Updated: 2017-03-13 09:11 EDT

1 Readings, Assignments, Labs, Tests, and ToDoIndexup to index

1.1 Read (at least) these things (All The Words)Indexup to index

  1. Week 02 Notes HTML – this file – Read All The Words
  2. The Unix/Linux Shell – using the shell command line in Linux
  3. Command Arguments and Options
  4. Finding Help in Manual Pages – RTFM
  5. File System and Pathnames – ROOT, absolute, relative, dot, dot dot
  6. List of Commands You Should Know
  7. Linux and Sysadmin News in the World

1.2 Assignments this weekIndexup to index

Check the due date for each assignment and put a reminder in your agenda, calendar, and digital assistant. Just like in the Real World, not all due dates are on the same days or at the same times.

1.3 Lab work this weekIndexup to index

1.3.1 WorksheetsIndexup to index

Worksheets are preparation for your assignments. You can’t do the assignments without having done the worksheets first, and you can’t do the worksheets without having first read the Course Notes: 1. Read. 2. Worksheet. 3. Assignment.

Form a small study group to do the worksheets. Each person tries the example given, and you make sure you all get the same answers. Worksheets are not for hand-in; they are not worth marks; the assignments test your knowledge of the lectures and worksheets.

The worksheets are available in four formats: Open Office (ODT), PDF, HTML, and Text. Only the Open Office format allows you “fill in the blanks” in the worksheet. The PDF format looks good but doesn’t allow you to type into the blanks in the worksheet. The HTML format is crude but useful for quick for viewing online.

Do NOT open the Worksheet ODT files using any Microsoft products; they will mangle the format and mis-number the questions. Use the free Libre Office or Open Office programs to open these ODT documents. On campus, you can download Libre Office here.

These first two worksheets require you to have read File System and Pathnames:

Worksheets prepare you for the upcoming assignments.

2 Upcoming testsIndexup to index

For full marks, read the Test Instructions (all the words) before your midterm tests.

  1. First Midterm test: 45 minutes; in lecture class 10am on Friday in Week 5 (Feb 10)
  2. Second Midterm test: 45 minutes; in lecture class 10am on Friday in Week 9 (Mar 17)

Tests take place at 10am in your lecture class, not in your lab period.

2.0.1 Midterm Test #1 – February 10Indexup to index

3 Notes from the ClassroomIndexup to index

3.1 Fifteen minute rule: don’t waste your timeIndexup to index

See the Course Introduction: fifteen minute rule

3.2 Assignment #1: Read All The WordsIndexup to index

Please Read All The Words.

3.3 Course Linux Server under attackIndexup to index

The Course Linux Server [CLS] is on the open Internet, not hidden behind a firewall, and is subject to attacks on its SSH port by people looking to take over the machine. Our job as System Administrators is to prevent that from happening.

Last term (September through December 2016) the CLS received over 131,705 attacks on the SSH port, mostly from China. Here are the counts, IP addresses, and country codes of the machines that attacked the CLS more than 500 times last term:

$ ./attack_whois.sh
82482 CN
18572 CN
13497 CN
1547 CN
966 US
545 CN
542 CN
532 CN
529 CN
526 CN
518 CN

(The above output is generated by a shell script that you will be able to write when you successfully complete CST8207.)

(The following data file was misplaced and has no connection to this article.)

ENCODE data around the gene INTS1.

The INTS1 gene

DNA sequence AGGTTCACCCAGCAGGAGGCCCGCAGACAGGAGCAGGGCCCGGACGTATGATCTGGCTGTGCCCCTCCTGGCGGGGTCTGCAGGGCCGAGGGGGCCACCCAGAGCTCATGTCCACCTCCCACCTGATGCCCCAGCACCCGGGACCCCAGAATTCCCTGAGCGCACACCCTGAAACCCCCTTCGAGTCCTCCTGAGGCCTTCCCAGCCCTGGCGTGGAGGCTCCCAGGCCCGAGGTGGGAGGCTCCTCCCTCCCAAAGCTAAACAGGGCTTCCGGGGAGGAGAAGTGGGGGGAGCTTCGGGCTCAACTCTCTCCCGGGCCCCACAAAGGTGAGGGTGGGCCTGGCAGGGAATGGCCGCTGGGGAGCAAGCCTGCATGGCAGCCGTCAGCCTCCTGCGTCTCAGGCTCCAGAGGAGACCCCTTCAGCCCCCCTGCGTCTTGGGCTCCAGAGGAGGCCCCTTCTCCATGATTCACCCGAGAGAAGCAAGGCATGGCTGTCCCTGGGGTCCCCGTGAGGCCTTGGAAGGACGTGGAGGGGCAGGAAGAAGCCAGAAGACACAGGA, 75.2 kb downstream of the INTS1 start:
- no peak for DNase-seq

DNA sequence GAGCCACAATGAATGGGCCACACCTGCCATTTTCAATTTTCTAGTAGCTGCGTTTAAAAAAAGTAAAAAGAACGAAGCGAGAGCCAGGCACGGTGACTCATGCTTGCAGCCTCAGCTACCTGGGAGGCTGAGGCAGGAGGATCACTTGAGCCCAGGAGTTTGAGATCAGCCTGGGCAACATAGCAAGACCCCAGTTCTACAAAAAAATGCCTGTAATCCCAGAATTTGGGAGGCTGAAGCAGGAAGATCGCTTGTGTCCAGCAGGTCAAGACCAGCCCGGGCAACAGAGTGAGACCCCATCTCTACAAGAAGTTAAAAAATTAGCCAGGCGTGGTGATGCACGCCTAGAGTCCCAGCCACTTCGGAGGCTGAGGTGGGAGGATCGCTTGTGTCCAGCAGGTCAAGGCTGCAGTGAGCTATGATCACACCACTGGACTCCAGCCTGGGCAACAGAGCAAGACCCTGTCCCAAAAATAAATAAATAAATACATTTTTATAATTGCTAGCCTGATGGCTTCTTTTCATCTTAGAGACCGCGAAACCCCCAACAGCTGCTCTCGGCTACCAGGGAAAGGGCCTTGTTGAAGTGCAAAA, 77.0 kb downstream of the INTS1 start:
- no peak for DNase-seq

Here are excerpts from a sample attack from the CLS authorization log file /var/log/auth.log on the evening of January 14 this week:

Jan 14 21:22:49 Invalid user cisco from
Jan 14 21:22:50 Invalid user test from
Jan 14 21:22:54 Invalid user admin from
Jan 14 21:23:24 PAM 8 more authentication failures; logname= uid=0 euid=0 tty=ssh ruser= rhost=

A whois lookup of IP address shows that it is part of a network hosted in Buenos Aires, Argentina.

Your careful work in CST8207 is critical to preventing these types of attacks from compromising the machines you control.

3.4 Locked out of the Course Linux ServerIndexup to index

This student did not type his own userid correctly and got his home IP address locked out of the server on Tuesday afternoon:

Jan 16 14:30:05 Invalid user XXXXXXXX from
Jan 16 14:30:23 Failed password for invalid user XXXXXXXX from
Jan 16 14:30:32 Failed password for invalid user XXXXXXXX from
Jan 16 14:30:49 Failed password for invalid user XXXXXXXX from
Jan 16 14:31:23 Invalid user XXXXXXXX from
Jan 16 14:31:36 Failed password for invalid user XXXXXXXX from
Jan 16 14:31:49 Failed password for invalid user XXXXXXXX from
Jan 16 14:31:57 Failed password for invalid user XXXXXXXX from
Jan 16 14:35:33 refused connect from otwaon1140w-lp130-03-70-29-53-248.dsl.bell.ca (

When you are locked out, follow the directions in the notes to get your IP address re-enabled.

3.5 Trying to use privileged commands on the CLSIndexup to index

No, you are not allowed to use privileged commands such as sudo on my Course Linux Server. Use your own Linux virtual machine if you want to play with those commands.

3.6 Bruce Schneier on cyber attacksIndexup to index


“For decades, hackers have used techniques such as jump hosts, VPNs, Tor and open relays to obscure their origin, and in many cases they work. I’m sure that many national intelligence agencies route their attacks through China, simply because everyone knows lots of attacks come from China.”

Take Notes in Class

Take Notes in Class

| Ian! D. Allen, BA, MMath  -  idallen@idallen.ca  -  Ottawa, Ontario, Canada
| Home Page: http://idallen.com/   Contact Improv: http://contactimprov.ca/
| College professor (Free/Libre GNU+Linux) at: http://teaching.idallen.com/
| Defend digital freedom:  http://eff.org/  and have fun:  http://fools.ca/

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